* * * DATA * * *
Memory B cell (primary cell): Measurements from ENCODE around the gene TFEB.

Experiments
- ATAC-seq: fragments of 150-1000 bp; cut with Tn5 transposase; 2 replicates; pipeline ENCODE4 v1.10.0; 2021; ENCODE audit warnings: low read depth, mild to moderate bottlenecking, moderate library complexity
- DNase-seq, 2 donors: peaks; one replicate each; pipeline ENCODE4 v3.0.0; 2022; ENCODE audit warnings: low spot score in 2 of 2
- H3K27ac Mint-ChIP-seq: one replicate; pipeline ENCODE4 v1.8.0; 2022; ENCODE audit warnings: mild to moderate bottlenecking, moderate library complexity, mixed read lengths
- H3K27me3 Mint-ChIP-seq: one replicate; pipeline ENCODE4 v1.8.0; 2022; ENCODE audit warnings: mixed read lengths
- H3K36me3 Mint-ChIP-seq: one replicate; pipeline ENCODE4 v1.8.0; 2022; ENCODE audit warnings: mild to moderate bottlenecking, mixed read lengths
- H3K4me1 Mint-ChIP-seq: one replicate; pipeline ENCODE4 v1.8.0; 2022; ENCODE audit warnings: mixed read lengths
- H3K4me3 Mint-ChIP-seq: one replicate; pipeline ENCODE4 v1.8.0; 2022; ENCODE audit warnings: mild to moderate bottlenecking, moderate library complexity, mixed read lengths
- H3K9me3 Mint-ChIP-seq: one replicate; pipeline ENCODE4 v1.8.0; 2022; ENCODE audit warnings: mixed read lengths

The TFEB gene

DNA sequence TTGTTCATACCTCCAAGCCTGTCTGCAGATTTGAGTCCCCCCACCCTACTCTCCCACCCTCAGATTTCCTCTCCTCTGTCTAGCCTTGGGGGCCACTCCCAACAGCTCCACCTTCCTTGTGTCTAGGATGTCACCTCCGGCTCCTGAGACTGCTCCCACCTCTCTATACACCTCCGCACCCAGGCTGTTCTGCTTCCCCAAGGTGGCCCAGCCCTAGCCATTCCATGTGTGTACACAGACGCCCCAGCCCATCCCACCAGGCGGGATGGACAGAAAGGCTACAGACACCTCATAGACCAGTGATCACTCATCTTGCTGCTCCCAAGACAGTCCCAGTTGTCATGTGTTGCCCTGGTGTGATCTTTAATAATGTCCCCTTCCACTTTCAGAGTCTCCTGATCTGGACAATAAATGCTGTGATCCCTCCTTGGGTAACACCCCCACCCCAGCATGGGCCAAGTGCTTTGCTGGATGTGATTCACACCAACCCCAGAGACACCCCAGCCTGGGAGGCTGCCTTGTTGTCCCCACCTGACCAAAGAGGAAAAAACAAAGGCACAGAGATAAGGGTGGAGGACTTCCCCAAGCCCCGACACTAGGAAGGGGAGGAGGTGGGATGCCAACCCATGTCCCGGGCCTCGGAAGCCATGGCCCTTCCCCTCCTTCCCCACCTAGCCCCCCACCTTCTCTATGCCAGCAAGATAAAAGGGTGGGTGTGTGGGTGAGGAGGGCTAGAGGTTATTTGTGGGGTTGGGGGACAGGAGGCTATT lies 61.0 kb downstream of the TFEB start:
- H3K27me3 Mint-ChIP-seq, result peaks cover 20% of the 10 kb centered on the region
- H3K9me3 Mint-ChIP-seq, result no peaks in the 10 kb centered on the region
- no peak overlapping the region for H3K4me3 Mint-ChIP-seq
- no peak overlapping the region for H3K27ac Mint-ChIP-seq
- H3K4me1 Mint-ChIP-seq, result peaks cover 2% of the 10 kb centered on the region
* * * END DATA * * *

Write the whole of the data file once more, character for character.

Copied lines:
Memory B cell (primary cell): Measurements from ENCODE around the gene TFEB.

Experiments
- ATAC-seq: fragments of 150-1000 bp; cut with Tn5 transposase; 2 replicates; pipeline ENCODE4 v1.10.0; 2021; ENCODE audit warnings: low read depth, mild to moderate bottlenecking, moderate library complexity
- DNase-seq, 2 donors: peaks; one replicate each; pipeline ENCODE4 v3.0.0; 2022; ENCODE audit warnings: low spot score in 2 of 2
- H3K27ac Mint-ChIP-seq: one replicate; pipeline ENCODE4 v1.8.0; 2022; ENCODE audit warnings: mild to moderate bottlenecking, moderate library complexity, mixed read lengths
- H3K27me3 Mint-ChIP-seq: one replicate; pipeline ENCODE4 v1.8.0; 2022; ENCODE audit warnings: mixed read lengths
- H3K36me3 Mint-ChIP-seq: one replicate; pipeline ENCODE4 v1.8.0; 2022; ENCODE audit warnings: mild to moderate bottlenecking, mixed read lengths
- H3K4me1 Mint-ChIP-seq: one replicate; pipeline ENCODE4 v1.8.0; 2022; ENCODE audit warnings: mixed read lengths
- H3K4me3 Mint-ChIP-seq: one replicate; pipeline ENCODE4 v1.8.0; 2022; ENCODE audit warnings: mild to moderate bottlenecking, moderate library complexity, mixed read lengths
- H3K9me3 Mint-ChIP-seq: one replicate; pipeline ENCODE4 v1.8.0; 2022; ENCODE audit warnings: mixed read lengths

The TFEB gene

DNA sequence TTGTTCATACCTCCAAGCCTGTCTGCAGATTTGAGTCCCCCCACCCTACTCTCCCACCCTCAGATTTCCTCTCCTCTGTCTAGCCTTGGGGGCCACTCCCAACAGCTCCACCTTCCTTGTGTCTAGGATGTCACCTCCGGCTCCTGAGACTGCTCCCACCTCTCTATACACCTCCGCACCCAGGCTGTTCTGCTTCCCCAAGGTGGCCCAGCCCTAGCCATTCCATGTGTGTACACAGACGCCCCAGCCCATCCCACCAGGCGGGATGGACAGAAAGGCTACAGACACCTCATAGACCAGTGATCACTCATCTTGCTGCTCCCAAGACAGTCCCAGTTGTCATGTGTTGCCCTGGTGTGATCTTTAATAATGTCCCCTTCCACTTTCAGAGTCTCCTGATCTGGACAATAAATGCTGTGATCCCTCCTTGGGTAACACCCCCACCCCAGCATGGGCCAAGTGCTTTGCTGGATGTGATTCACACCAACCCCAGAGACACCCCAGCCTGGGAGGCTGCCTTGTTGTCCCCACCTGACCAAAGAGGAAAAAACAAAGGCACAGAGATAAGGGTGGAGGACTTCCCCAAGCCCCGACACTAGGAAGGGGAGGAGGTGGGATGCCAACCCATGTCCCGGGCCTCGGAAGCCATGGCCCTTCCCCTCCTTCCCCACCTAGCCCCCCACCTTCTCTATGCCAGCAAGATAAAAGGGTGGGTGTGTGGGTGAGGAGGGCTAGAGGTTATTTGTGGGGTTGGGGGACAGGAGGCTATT lies 61.0 kb downstream of the TFEB start:
- H3K27me3 Mint-ChIP-seq, result peaks cover 20% of the 10 kb centered on the region
- H3K9me3 Mint-ChIP-seq, result no peaks in the 10 kb centered on the region
- no peak overlapping the region for H3K4me3 Mint-ChIP-seq
- no peak overlapping the region for H3K27ac Mint-ChIP-seq
- H3K4me1 Mint-ChIP-seq, result peaks cover 2% of the 10 kb centered on the region